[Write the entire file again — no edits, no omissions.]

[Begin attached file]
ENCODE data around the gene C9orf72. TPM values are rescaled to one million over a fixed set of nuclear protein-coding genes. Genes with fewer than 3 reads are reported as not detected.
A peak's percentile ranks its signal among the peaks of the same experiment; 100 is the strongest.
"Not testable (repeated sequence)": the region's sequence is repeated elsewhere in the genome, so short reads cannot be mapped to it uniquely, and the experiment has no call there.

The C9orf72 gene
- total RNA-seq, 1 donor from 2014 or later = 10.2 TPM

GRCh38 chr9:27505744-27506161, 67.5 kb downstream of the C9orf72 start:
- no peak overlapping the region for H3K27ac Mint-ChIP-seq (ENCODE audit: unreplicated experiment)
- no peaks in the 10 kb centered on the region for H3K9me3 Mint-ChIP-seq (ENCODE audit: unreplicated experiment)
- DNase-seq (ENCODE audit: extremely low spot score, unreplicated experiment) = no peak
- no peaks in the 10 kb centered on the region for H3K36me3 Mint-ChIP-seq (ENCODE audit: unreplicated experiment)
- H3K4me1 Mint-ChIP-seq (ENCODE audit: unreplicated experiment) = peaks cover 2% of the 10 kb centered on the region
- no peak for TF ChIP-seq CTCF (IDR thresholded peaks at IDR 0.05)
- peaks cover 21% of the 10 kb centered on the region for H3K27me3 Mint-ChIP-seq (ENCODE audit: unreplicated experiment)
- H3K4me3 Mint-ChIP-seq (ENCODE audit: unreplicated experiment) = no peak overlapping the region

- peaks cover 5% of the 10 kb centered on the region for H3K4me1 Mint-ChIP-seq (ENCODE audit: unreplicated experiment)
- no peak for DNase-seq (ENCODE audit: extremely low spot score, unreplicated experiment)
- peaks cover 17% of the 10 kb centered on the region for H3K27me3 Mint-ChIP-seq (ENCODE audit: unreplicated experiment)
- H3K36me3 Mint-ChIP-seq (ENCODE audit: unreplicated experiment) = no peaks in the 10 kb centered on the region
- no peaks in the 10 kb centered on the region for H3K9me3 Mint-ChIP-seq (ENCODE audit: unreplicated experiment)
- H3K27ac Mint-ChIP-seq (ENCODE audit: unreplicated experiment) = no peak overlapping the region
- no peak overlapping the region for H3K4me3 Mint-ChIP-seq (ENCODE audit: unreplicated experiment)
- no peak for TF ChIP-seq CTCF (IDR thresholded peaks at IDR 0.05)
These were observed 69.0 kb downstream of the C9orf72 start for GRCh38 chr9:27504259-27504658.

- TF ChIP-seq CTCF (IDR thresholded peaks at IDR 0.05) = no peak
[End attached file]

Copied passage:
ENCODE data around the gene C9orf72. TPM values are rescaled to one million over a fixed set of nuclear protein-coding genes. Genes with fewer than 3 reads are reported as not detected.
A peak's percentile ranks its signal among the peaks of the same experiment; 100 is the strongest.
"Not testable (repeated sequence)": the region's sequence is repeated elsewhere in the genome, so short reads cannot be mapped to it uniquely, and the experiment has no call there.

The C9orf72 gene
- total RNA-seq, 1 donor from 2014 or later = 10.2 TPM

GRCh38 chr9:27505744-27506161, 67.5 kb downstream of the C9orf72 start:
- no peak overlapping the region for H3K27ac Mint-ChIP-seq (ENCODE audit: unreplicated experiment)
- no peaks in the 10 kb centered on the region for H3K9me3 Mint-ChIP-seq (ENCODE audit: unreplicated experiment)
- DNase-seq (ENCODE audit: extremely low spot score, unreplicated experiment) = no peak
- no peaks in the 10 kb centered on the region for H3K36me3 Mint-ChIP-seq (ENCODE audit: unreplicated experiment)
- H3K4me1 Mint-ChIP-seq (ENCODE audit: unreplicated experiment) = peaks cover 2% of the 10 kb centered on the region
- no peak for TF ChIP-seq CTCF (IDR thresholded peaks at IDR 0.05)
- peaks cover 21% of the 10 kb centered on the region for H3K27me3 Mint-ChIP-seq (ENCODE audit: unreplicated experiment)
- H3K4me3 Mint-ChIP-seq (ENCODE audit: unreplicated experiment) = no peak overlapping the region

- peaks cover 5% of the 10 kb centered on the region for H3K4me1 Mint-ChIP-seq (ENCODE audit: unreplicated experiment)
- no peak for DNase-seq (ENCODE audit: extremely low spot score, unreplicated experiment)
- peaks cover 17% of the 10 kb centered on the region for H3K27me3 Mint-ChIP-seq (ENCODE audit: unreplicated experiment)
- H3K36me3 Mint-ChIP-seq (ENCODE audit: unreplicated experiment) = no peaks in the 10 kb centered on the region
- no peaks in the 10 kb centered on the region for H3K9me3 Mint-ChIP-seq (ENCODE audit: unreplicated experiment)
- H3K27ac Mint-ChIP-seq (ENCODE audit: unreplicated experiment) = no peak overlapping the region
- no peak overlapping the region for H3K4me3 Mint-ChIP-seq (ENCODE audit: unreplicated experiment)
- no peak for TF ChIP-seq CTCF (IDR thresholded peaks at IDR 0.05)
These were observed 69.0 kb downstream of the C9orf72 start for GRCh38 chr9:27504259-27504658.

- TF ChIP-seq CTCF (IDR thresholded peaks at IDR 0.05) = no peak